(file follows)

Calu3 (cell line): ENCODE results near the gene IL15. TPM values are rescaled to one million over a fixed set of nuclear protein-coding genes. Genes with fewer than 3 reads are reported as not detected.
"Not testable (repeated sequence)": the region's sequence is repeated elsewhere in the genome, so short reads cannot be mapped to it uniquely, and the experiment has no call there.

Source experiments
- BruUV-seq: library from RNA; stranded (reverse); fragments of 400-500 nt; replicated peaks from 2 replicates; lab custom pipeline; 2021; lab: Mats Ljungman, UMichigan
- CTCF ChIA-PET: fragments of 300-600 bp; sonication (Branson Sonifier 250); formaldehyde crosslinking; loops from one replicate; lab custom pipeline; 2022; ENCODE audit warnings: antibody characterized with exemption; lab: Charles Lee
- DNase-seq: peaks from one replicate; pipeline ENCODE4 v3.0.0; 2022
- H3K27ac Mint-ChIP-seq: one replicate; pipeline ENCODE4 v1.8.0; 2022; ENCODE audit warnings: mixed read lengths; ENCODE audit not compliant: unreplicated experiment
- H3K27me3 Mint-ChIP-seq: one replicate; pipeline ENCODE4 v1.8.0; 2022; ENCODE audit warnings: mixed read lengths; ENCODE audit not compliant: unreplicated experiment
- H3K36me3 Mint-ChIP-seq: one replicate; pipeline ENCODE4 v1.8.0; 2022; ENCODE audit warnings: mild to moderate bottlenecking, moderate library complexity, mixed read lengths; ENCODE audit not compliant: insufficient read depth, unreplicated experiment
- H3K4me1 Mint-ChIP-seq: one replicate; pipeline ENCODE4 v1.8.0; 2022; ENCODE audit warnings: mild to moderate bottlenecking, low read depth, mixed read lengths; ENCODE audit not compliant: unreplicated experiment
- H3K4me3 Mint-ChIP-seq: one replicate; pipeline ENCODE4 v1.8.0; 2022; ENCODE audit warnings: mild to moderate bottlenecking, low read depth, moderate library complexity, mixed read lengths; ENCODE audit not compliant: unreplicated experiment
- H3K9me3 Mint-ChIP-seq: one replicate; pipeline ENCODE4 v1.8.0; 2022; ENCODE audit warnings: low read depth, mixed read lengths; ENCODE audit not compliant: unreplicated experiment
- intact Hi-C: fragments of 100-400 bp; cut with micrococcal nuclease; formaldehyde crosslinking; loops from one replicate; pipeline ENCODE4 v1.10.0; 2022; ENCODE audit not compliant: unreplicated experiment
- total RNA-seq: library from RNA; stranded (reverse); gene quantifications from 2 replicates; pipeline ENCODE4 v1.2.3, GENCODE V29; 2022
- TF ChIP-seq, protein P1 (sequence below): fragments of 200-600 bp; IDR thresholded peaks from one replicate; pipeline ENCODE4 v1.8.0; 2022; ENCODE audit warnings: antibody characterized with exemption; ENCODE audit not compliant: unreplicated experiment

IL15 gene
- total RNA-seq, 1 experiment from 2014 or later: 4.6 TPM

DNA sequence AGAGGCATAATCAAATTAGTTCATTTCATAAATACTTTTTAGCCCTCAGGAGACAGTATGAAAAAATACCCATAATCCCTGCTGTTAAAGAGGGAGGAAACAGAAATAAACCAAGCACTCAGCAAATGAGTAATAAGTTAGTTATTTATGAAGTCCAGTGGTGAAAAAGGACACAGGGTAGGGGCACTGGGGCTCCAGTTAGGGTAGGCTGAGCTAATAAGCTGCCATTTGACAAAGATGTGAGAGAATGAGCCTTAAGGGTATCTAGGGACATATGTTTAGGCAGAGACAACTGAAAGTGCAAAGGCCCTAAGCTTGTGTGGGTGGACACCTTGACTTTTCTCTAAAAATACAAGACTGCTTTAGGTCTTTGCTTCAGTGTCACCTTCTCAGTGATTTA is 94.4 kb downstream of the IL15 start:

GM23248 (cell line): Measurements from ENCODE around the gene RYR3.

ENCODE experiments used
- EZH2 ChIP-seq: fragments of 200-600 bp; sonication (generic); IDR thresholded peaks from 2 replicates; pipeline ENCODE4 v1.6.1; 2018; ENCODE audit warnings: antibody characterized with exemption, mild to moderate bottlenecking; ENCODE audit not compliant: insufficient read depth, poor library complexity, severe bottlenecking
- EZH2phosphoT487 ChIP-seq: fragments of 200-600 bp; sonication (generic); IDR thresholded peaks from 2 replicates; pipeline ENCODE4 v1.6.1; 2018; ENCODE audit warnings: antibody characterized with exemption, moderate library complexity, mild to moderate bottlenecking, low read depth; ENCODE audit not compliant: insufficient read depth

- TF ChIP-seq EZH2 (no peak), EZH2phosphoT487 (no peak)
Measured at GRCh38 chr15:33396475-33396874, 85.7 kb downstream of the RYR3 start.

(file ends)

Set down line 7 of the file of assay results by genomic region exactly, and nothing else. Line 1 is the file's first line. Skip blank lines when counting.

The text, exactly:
- H3K27ac Mint-ChIP-seq: one replicate; pipeline ENCODE4 v1.8.0; 2022; ENCODE audit warnings: mixed read lengths; ENCODE audit not compliant: unreplicated experiment